Payday lenders set for testing time

Payday lenders could be facing further legal action after the High Court delivered a verdict on repeat borrowing. 

A test case for regulations covering irresponsible lending found that a payday loan form breached their obligations by allowing customers to repeatedly borrow money. 

It found that such continuous borrowing can be an accurate indicator of financial health and that lenders’ failure to consider the financial difficulties of their customers could cause an unfair relationship. 

The High Court decision in the test case Kerrigan v Elevate was that lender Elevate Credit International Limited – better known as Sunny – breached the requirements of the Consumer Credit Sourcebook by granting loans without adequate assessment of their borrowers’ circumstances.  

The ruling was that Sunny failed to take their customers’ financial health into account, granting repeat borrowing when that should have been a warning sign as to the customers’ financial well-being. The loans are said to have had an adverse impact on their financial situation and their ability to make the repayments. 

With regard to a claim of an ‘unfair relationship’ existing, based on repeat borrowing, the judge said there was a failure on Sunny’s part to consider the financial difficulties caused by repeat borrowing, which may be justification to call the relationship unfair under the Consumer Credit Act 1974. 

Repeat borrowing

The defendant allowed customers to repeatedly borrow money, with one of the 12 claimants in the case having taken out 51 loans and 119 debts in a year. 

Key takeaways from the test case Kerrigan v Elevate:
  • A firm cannot always rely solely on information provided by a customer applying for credit or an existing customer’s repayment record alone. The regulations require an assessment which is proportionate but which goes beyond the mere commerciality of the loan (ie it would not be in a lender’s interest to lend to someone who could not repay the loan) which, in the cases considered by the court, were typically for amounts between £100 and £950. Firms should ensure that any credit extended will not adversely affect a customer’s financial situation.
  • Repeat borrowing at high interest rates is a warning sign relevant to an assessment of a potential borrower’s credit worthiness.
  • A borrower claiming that a regulatory breach has taken place will still be required to prove causation, something which the High Court reflected may be harder to do in circumstances where it may be said that, following a thorough assessment, the borrower would probably have applied elsewhere to a third-party lender able to extend the credit.
  • A breach of the Consumer Credit Sourcebook (CONC) rules may lead to an unfairness in the relationship between lender and customer. A breach of the rules will not, however, be the only factor to consider when assessing fairness.
  • Where a borrower is dishonest in the information they provided, to the extent it has a direct effect on the existence of the relationship, this may undermine any claim by the borrower that the relationship was unfair.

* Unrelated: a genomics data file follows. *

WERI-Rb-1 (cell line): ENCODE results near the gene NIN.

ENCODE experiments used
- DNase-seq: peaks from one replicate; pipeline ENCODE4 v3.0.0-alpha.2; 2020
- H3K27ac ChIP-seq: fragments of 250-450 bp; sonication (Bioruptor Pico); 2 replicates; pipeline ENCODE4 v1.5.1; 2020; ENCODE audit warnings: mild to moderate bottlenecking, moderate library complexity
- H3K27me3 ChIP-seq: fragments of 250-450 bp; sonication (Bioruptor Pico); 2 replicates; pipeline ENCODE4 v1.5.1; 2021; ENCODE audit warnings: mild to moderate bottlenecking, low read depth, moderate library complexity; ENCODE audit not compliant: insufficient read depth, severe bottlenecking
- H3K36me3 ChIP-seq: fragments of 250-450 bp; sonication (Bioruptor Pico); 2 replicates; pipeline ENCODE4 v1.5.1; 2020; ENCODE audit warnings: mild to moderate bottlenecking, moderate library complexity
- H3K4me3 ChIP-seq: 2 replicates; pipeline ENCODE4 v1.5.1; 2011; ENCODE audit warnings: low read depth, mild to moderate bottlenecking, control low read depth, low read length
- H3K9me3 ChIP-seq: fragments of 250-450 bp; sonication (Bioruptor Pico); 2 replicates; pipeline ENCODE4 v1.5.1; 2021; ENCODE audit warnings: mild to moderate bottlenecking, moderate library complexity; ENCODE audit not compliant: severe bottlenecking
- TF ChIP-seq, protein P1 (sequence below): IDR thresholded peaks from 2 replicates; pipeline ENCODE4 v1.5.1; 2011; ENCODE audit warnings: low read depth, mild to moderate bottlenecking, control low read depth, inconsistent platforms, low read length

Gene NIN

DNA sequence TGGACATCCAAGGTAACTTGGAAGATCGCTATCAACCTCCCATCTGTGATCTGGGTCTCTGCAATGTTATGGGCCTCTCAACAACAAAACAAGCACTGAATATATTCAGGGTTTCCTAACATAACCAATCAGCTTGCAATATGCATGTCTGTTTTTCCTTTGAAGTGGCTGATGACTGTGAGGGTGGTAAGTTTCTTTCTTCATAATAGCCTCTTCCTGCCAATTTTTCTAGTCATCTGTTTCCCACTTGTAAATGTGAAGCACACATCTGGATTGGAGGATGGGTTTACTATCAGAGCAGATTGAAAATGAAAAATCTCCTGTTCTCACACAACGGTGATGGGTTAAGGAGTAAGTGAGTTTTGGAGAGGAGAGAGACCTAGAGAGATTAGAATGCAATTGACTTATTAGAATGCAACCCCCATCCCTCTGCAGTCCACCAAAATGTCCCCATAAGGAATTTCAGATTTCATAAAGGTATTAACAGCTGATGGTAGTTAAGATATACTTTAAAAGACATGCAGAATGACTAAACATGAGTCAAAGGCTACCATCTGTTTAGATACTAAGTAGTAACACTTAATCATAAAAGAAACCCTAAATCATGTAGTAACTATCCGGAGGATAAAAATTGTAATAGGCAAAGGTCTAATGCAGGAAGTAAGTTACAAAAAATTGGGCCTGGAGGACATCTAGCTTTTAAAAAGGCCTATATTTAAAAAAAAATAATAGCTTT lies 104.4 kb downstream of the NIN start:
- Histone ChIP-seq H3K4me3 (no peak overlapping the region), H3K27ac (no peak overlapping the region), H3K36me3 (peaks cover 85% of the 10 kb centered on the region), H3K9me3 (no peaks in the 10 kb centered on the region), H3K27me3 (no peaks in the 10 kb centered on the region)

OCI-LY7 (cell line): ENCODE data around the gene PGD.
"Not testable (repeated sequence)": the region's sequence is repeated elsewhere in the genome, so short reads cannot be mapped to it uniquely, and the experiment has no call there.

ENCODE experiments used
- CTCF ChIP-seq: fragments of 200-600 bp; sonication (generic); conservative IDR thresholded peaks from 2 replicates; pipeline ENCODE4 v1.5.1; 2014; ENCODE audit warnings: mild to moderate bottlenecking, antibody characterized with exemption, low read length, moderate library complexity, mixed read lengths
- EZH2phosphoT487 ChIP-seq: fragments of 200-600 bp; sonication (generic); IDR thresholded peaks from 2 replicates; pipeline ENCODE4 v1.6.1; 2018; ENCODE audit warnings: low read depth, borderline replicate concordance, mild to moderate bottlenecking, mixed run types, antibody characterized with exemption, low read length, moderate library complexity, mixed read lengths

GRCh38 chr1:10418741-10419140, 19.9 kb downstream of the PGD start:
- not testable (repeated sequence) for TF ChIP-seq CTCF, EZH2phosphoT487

• While willing to agree that the lender’s systems had led to a breach of the regulations and – in some cases – an unfair relationship, the court refused to recognise that the defendant had a duty to take reasonable care in undertaking its creditworthiness assessment not to cause a customer psychiatric injury, as was put forward by one claimant.
  • Sunny, which was placed into administration shortly before the judgement was handed down, had been lending at high interest rates and promised customers that the money loaned would hit their borrowers’ accounts within 15 minutes. They had also traded as 1 Month Loan and Quid. 

    Their business model was lending relatively small amounts but with great frequency and often permitting customers to have several loans open at one time, referred to as High-Cost Short-Term Credit (HCSTC).  


    Sunny had been upholding just 8% of the complaints they had received in 2019 but, when cases were referred to the Financial Ombudsman Service, they had agreed with the customer in more than three-quarters of cases. Sunny’s American parent company was, however, rejecting these FOS adjudications, claiming that greater clarity was needed from the UK regulators.

    The case was brought by a sample of 12 claimants. These were selected from a group of 350 with the claimants’ lawyers selecting six and the defendants six.


    The claimants – all of whom had borrowed money at least five times under regulated consumer credit agreements over various periods between 2014 and 2018 – alleged that Sunny’s credit assessments were inadequate, and that loans should not have been granted, given a lack of clear and effective policies.

    In judgement, HHJ Worster said: “It is apparent… that the defendant did not take the fact or pattern of repeat borrowing into account when considering the potential for an adverse effect on the claimant’s financial situation.

    “There was no attempt to consider whether there was a pattern of borrowing which indicated a cycle of debt, or whether the timing of loans – for example paying off of one loan very shortly before the application for another – indicated a reliance or increasing reliance on…credit.

    “In simple terms there was no consideration of the longer-term impact of the borrowing on the customer.